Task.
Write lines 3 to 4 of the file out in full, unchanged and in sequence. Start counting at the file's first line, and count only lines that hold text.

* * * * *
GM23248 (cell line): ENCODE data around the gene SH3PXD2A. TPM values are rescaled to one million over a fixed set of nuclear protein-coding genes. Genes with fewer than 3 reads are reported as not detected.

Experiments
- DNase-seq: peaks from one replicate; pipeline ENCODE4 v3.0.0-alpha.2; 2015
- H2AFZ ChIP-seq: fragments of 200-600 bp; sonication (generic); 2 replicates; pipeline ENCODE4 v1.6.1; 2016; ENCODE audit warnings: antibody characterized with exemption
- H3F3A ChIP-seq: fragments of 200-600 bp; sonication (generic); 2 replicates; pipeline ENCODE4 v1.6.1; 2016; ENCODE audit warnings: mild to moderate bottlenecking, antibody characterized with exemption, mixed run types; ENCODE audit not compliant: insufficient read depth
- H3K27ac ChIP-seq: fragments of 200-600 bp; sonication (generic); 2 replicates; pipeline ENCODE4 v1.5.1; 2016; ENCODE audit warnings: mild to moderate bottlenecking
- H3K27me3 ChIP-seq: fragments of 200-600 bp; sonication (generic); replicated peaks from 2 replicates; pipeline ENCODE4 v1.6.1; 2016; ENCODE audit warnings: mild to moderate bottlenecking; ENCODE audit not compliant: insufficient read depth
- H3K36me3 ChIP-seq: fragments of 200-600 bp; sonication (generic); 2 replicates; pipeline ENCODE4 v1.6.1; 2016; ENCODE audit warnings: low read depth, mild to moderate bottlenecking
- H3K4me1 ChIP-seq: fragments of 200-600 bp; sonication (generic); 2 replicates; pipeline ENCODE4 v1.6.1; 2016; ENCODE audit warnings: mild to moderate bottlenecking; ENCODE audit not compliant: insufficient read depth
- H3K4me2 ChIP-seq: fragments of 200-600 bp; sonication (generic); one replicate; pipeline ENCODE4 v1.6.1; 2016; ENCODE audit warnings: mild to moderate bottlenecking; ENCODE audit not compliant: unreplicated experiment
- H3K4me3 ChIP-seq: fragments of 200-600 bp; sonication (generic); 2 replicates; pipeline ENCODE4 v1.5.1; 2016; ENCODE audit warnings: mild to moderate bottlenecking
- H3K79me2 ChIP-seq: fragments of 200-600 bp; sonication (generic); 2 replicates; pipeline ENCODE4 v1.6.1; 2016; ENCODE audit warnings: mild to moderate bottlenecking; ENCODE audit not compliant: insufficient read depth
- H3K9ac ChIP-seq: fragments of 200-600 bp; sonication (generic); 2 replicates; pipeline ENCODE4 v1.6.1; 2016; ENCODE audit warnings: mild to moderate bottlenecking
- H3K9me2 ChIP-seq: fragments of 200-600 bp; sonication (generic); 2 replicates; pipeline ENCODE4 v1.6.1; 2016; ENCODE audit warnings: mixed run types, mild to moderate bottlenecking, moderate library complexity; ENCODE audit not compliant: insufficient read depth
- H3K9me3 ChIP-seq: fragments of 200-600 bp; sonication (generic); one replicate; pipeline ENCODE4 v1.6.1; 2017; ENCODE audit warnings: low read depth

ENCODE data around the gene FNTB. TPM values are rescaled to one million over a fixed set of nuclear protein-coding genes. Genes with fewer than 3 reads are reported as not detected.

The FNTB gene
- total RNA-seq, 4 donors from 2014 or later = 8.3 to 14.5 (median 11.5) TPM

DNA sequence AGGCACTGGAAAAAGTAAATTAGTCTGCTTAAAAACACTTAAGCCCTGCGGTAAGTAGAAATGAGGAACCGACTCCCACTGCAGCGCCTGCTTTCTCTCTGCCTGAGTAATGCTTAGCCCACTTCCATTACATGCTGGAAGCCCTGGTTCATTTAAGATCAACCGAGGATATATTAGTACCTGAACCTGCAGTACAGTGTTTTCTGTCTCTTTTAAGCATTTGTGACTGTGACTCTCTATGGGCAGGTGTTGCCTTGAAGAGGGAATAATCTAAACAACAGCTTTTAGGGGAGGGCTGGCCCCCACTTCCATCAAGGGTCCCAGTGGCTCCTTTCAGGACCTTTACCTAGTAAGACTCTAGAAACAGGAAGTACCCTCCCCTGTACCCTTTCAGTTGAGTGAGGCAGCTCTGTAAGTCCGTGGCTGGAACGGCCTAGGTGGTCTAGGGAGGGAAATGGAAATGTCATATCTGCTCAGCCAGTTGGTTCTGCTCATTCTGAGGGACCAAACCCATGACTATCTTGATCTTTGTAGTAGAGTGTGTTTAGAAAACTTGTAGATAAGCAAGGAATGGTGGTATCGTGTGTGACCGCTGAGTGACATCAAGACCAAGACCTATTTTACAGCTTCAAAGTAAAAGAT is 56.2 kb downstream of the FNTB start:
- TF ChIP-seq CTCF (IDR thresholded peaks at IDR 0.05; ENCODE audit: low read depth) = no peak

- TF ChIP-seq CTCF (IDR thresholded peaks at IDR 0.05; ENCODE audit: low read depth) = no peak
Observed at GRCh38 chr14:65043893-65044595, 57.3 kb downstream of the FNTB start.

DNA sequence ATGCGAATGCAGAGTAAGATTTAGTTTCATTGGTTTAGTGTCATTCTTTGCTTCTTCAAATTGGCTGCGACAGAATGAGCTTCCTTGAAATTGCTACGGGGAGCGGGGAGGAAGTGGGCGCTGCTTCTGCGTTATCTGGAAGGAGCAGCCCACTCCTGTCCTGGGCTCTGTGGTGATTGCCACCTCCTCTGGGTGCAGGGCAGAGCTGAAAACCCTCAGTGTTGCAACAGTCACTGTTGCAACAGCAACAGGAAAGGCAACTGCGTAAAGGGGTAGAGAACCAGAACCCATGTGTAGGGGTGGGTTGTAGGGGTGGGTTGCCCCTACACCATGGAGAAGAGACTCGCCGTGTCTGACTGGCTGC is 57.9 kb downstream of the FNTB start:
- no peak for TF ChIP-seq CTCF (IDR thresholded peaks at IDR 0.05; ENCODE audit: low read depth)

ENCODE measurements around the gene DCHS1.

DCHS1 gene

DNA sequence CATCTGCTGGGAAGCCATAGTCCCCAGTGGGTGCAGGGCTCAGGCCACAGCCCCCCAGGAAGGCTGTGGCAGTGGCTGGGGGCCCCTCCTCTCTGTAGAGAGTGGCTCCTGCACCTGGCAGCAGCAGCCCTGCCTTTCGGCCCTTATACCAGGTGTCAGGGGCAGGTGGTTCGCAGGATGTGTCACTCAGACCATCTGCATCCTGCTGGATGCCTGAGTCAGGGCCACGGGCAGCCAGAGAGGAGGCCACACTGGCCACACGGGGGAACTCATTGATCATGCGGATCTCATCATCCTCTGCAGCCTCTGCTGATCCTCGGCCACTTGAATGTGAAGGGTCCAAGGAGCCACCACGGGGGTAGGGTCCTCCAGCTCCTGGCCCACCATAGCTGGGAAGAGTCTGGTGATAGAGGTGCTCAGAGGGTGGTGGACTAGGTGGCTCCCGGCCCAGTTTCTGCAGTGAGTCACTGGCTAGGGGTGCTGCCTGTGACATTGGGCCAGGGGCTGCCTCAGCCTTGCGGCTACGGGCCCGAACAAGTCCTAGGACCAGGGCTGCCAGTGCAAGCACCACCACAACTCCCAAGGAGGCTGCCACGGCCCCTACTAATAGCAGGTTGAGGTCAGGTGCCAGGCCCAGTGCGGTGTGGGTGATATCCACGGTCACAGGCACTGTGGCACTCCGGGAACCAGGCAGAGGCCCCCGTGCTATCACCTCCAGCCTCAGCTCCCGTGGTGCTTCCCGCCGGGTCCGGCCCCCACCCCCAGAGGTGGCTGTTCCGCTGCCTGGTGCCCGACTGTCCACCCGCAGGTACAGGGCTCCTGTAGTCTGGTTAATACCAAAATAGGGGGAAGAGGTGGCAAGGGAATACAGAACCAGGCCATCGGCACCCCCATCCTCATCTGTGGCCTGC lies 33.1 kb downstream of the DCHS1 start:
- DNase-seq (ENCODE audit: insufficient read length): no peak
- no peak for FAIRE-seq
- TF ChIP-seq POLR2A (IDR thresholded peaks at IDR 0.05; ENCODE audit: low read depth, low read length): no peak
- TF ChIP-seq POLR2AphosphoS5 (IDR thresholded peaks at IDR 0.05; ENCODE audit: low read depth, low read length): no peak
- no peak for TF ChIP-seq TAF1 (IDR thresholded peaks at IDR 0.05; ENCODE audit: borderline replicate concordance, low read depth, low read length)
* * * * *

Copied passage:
- DNase-seq: peaks from one replicate; pipeline ENCODE4 v3.0.0-alpha.2; 2015
- H2AFZ ChIP-seq: fragments of 200-600 bp; sonication (generic); 2 replicates; pipeline ENCODE4 v1.6.1; 2016; ENCODE audit warnings: antibody characterized with exemption